Here is what we do know. When we use a real tree instead of a fake tree, the carbon emission is cut down almost by two thirds. Both real and fake trees will end up in the landfill, but the fake trees are made with a polymer. The PVC (polyvinyl chloride), “which produces carcinogens during manufacturing and disposal” and plastic trees are not biodegradable.
Weather.com says in an article titled: Real vs. Fake Christmas Trees: Which is Better for the Environment?, that it doesn’t really make a bid difference whether or not you buy a fake tree or a real tree, “Rather, what matters is how far you drive to get your evergreen, how you dispose of it and how long you use the artificial tree.” Basically the major concern is not what type of tree you have, but what you do with the tree, how you go to get it and how you dispose of it when you are done.
Your best options for Christmas trees
- Buy Christmas trees from a local farm
- Drive as little as possible to buy traditional cut trees
- Save and try to reuse your tree from last year if you have a plastic tree.
- Buy live trees and replant them after Christmas.
Celebrate a no impact Christmas
Is it possible to celebrate a no impact Christmas? You could certainly try. Almost one-sixth of all American retail sales occur during the Christmas holidays and as a consequence the national consumption of resources also increases during the holidays. You can actually enjoy a meaningful Christmas with your friends and family if you spend less and use fewer resources. After all, Christmas was meant to be an occasion for sharing and caring for each other.
Share your Christmas dinner
Invite as many friends and family members as possible to your Christmas dinner. It would save energy to cook and heat one home for several families rather than cooking at several homes. Prepare the right amount of food, and avoid wastage.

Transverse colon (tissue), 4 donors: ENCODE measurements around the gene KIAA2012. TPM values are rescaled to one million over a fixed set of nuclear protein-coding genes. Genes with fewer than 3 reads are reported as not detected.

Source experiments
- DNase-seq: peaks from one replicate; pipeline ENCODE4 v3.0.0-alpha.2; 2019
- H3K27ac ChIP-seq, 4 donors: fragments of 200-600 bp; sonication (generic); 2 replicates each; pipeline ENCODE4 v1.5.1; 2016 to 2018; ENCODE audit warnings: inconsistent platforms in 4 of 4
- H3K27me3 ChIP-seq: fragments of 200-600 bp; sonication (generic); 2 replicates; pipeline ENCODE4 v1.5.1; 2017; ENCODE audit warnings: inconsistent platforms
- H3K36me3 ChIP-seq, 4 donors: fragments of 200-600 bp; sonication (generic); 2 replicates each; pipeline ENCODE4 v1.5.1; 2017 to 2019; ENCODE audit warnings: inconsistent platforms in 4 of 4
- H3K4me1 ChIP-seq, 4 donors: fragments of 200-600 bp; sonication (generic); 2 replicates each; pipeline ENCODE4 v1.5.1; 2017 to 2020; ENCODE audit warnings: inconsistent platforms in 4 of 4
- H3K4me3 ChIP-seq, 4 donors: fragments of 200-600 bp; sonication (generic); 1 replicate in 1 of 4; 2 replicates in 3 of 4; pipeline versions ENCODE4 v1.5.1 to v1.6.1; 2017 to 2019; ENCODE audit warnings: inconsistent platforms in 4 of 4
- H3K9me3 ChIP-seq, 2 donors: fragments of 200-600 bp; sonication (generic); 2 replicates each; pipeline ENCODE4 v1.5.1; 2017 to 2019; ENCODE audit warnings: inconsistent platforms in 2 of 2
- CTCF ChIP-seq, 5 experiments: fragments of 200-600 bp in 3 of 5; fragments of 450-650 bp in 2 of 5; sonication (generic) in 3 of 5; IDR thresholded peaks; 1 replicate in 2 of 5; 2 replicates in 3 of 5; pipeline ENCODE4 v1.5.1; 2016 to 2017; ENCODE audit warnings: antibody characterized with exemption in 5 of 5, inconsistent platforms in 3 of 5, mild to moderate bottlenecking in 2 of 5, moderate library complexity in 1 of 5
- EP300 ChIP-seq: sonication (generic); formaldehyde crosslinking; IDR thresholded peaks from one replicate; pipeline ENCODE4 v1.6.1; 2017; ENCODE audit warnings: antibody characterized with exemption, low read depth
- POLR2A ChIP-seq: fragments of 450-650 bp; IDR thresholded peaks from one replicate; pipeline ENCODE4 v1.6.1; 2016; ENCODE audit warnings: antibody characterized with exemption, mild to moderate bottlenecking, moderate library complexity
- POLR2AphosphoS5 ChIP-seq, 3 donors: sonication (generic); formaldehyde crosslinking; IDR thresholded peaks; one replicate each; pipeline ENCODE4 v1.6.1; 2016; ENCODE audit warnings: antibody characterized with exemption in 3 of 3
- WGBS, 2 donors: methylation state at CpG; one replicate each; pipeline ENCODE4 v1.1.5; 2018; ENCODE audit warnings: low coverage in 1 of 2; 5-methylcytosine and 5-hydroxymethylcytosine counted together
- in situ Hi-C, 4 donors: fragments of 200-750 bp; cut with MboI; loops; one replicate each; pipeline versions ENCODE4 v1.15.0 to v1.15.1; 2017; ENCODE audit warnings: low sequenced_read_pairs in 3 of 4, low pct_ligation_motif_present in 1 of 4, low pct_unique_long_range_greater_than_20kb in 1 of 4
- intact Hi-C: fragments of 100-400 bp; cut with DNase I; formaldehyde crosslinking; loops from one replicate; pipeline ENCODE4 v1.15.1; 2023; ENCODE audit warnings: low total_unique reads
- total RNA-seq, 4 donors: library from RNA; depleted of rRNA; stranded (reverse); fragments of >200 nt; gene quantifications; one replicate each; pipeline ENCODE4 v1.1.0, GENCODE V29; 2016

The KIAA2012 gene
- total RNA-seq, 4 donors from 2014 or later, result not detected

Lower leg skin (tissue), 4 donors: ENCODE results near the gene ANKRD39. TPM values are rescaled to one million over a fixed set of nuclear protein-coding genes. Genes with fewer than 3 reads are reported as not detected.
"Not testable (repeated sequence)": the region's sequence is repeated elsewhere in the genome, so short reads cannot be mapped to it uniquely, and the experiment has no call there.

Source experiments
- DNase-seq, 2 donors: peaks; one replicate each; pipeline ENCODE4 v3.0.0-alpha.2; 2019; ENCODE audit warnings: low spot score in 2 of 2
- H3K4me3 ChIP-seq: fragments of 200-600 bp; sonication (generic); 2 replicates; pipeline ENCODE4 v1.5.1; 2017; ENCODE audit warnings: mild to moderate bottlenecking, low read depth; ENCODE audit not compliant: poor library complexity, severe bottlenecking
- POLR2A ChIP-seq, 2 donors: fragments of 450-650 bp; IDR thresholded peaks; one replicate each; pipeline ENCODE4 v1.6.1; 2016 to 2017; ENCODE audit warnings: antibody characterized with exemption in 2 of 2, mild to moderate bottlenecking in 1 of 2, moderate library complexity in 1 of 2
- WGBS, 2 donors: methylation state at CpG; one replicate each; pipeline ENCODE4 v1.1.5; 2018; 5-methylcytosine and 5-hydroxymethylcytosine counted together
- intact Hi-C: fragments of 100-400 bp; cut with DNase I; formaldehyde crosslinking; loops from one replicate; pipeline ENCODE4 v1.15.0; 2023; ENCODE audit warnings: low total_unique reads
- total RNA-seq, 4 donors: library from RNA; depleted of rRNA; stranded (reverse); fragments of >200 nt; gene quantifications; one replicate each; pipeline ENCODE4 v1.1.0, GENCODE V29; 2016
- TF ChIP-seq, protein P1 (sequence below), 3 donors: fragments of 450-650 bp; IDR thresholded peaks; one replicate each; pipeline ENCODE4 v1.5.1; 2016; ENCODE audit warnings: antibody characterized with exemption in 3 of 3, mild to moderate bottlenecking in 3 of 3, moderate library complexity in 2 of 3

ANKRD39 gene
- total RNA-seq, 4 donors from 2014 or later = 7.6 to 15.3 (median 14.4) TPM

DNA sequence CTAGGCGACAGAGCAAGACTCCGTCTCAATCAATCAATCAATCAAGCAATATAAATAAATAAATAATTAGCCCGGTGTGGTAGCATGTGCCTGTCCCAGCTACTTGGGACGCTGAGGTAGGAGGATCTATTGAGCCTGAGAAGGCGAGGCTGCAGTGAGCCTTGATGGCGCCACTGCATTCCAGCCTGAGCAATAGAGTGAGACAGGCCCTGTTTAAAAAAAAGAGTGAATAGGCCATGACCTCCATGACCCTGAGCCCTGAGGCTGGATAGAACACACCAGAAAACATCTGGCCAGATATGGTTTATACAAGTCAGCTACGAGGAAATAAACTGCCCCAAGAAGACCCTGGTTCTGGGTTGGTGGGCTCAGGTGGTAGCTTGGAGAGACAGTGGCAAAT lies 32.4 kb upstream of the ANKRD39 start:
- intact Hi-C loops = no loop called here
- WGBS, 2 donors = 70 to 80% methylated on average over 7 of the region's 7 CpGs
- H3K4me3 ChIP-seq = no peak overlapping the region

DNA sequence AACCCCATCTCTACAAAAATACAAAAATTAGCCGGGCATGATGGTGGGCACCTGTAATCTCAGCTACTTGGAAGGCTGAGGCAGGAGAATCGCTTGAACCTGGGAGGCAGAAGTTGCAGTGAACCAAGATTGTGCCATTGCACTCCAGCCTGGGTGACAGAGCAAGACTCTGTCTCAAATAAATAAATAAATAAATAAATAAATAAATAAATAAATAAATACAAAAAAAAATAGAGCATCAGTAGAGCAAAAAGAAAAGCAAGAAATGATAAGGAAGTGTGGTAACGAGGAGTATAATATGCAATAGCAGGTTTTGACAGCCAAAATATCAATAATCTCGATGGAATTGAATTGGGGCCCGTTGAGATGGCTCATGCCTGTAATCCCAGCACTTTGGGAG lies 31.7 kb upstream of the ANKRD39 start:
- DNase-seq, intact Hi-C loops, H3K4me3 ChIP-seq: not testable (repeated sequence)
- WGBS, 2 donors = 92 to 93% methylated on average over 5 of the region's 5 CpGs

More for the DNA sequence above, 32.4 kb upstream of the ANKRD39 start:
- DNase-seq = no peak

Buy useful gifts
Buy gifts that are eco-friendly and something that your friends and family can use. If gifts are not used and thrown in the landfill, it adds to the global impact. Buy local and buy green products.
Recycle and reuse
The greatest gift that you can offer to the Mother Nature is the gift of sustainability. Try reusing your packaging materials, decorations, energy saving holiday lights and everything else you can. Separate and recycle all your household waste.
We would encourage you to make this a Green Christmas this year. If we all do our share, we can all reduce a significant amount of negative impact on the globe. We wish you all a Sustainable Merry Christmas!
P.S: – What is your idea of a low impact Green Christmas? Please add your thoughts in the comment box below?
Related articles & Resources:
- 4 Ways to Make it a Green Christmas This Year | Nourish The Planet
- Are Christmas trees bad for the environment? – The Week
- Real vs. Fake Christmas Trees: Which is Better for the Environment? – weather.com
- How to have a Green Christmas – Eartheasy.com Solutions for Sustainable Living
- Energy-Efficient Holiday Decorating Tips | Department of Energy